Note: I was not able to actually post for the last few days, but wrote up my blog posts on the days and am back scheduling the posts.
If you are like me, and have any interest in research in general AND/OR if you want to know what’s going on with Chakotay, please keep reading – if not, you will have no interest in the post so feel free to skip it!
Today Marc and I got up early to get on the road. The GPS told us it would be about a 2.5 hour trip, and we wanted to be there plenty early in case we had trouble finding where we were going when we got to Ithaca.
The woman who coordinates research studies had told me that Chakotay would have his initial appointment and then need to come back 1-2 days later for follow up testing. So we made camping reservations in advance. With the car loaded we headed down.
After arriving in the hell that is Ithaca traffic and not be able to find the building in what felt like HOURS, we finally got where we needed to be and entered this huge animal hospital.
While we waited, I took this pic – Archer would be more upset and anxious about the whole day than Chakotay:
We first met with a veterinary student who gave Chakotay an exam and got a detailed history from us about when we noticed he had a problem and how he had been acting. Oh! And by the way, this student? A huge Star Trek fan who ALSO has animals named for Trek characters!!! What are the odds??!!
It was then time to meet the vet who is in charge of the trial, Dr. Hume. I guess I thought that since it is such a large hospital and they see SO MANY animals, that Chakotay would be treated like a research subject and not much more. Boy was I wrong. Everyone there was so amazing and caring with us and Chakotay (and Archer, too!)
Dr. Hume then told us about the study they are doing. It is in conjunction with Strong Memorial Hospital in Rochester. If you aren’t familiar with Strong, it is a leading cancer treatment center for humans.
I have been lucky enough to not need to keep up to date with cancer research. So, to make something very long and involved and complex very short, I will give you my understanding – apparently the new wave of research in cancer treatment is using ANTOBIOTICS to treat cancer rather than chemotherapy.
Antibiotics – in a much higher dose than typically used for standard infections - are showing promise in many different cancers, including breast cancer and, of course, lymphoma – which brings us to this clinical trial.
The goal is to extend the quantity and quality of life. One objective is to determine what dose is high enough to KILL the cancer, without being so toxic that it kills the liver (or other organs). Finding that “sweet spot” is where the research is right now. Are you with me?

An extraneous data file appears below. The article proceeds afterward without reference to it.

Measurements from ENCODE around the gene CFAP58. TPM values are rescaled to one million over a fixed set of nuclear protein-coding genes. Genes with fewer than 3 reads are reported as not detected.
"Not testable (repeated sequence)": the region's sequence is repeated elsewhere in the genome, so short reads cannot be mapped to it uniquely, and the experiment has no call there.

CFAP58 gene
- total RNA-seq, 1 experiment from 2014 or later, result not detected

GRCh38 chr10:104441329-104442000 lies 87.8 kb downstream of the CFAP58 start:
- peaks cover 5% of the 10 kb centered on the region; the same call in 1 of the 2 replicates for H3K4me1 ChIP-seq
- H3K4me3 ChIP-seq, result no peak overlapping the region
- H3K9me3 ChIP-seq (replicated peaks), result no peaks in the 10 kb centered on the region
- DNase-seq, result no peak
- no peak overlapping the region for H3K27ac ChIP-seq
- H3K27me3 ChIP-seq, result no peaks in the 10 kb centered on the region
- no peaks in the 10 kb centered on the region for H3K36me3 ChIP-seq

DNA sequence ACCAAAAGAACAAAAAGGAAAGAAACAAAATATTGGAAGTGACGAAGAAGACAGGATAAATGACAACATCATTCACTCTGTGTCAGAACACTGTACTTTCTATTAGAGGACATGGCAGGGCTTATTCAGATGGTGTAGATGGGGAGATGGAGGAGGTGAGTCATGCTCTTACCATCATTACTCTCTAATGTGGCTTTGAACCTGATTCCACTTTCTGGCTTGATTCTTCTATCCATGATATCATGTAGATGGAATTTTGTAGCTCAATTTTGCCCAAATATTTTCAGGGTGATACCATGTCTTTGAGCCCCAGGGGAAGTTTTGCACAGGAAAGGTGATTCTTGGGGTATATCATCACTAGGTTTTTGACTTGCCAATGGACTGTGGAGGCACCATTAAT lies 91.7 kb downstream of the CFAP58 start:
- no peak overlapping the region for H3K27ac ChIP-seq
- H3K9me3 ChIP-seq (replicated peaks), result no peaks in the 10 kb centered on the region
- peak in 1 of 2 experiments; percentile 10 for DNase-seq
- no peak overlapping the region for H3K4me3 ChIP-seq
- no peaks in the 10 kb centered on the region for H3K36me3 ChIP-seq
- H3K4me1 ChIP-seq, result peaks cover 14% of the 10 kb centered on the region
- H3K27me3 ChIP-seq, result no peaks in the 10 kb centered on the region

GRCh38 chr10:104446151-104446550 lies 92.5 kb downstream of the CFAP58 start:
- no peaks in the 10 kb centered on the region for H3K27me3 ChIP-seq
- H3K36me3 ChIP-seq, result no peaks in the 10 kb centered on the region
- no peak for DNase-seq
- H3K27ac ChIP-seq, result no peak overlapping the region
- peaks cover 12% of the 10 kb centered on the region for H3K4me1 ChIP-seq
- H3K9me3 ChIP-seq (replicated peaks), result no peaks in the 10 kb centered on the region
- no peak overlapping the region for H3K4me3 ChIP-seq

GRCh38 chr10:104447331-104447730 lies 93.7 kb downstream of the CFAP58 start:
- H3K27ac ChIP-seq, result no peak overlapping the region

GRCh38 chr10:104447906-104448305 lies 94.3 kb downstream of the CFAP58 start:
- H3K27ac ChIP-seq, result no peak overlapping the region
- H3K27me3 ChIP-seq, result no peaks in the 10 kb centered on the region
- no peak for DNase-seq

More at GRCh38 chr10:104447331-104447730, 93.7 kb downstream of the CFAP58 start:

So, Dr. Hume explained the risks and benefits with pursuing traditional treatment for lymphoma in dogs – chemotherapy which is tremendously expensive, may or may not work at all, and almost always the cancer comes back 12-18 months later. Marc and I had already discussed this at length and had pretty much decided not to put him through this. At any rate, the clinical trial using the antibiotic treatment lasts about 5 weeks and at the end, we could then decide to start any alternative treatment – the risk would be that he could be much worse or actually die during this time.
We decided to let them start the testing to see if he would qualify for the trial. The doctor said that she believed she could get all the testing done in one day, so we left him there and went to set up camp. It broke my heart to leave him there, but he was certainly in good hands.
We arrived to set up camp after 2PM. I hadn’t eaten all day. That was a bad idea, as hunger + stress led to me stuffing my face with wheat thins and trail mix as fast as I could shove it in my mouth.
We got the call that the initial test – the blood work – looked great. All levels looked normal. So with that test passed, it was time for x-rays and ultrasounds.
This took a long time, and we finally arrived back at the college at 6:30 PM. First off, we were told that Chakotay was so well behaved – he had to be flipped onto his back for the ultrasound and they didn’t even need to sedate him – which is apparently very unusual – because he was so compliant.
So the good news was that there was no sign that cancer had invaded his organs. The bad news? They lymph nodes are severely swollen internally, showing signs of pushing/blocking his lungs. There are also severely swollen nodes in his chest area near his heart.
So, he qualified for the trial if we still wanted to go through with it. Dr. Hume explained everything in detail and didn’t treat us like idiots which I appreciated. The reason not to go through with the study would essentially be if we wanted to pursue the more aggressive and traditional route of chemo, which, as mentioned, we had pretty much decided against.
So, after many signatures we left the center with a bag of meds and some hope.
Back at the campsite we were exhausted physically and emotionally. But that was only the beginning…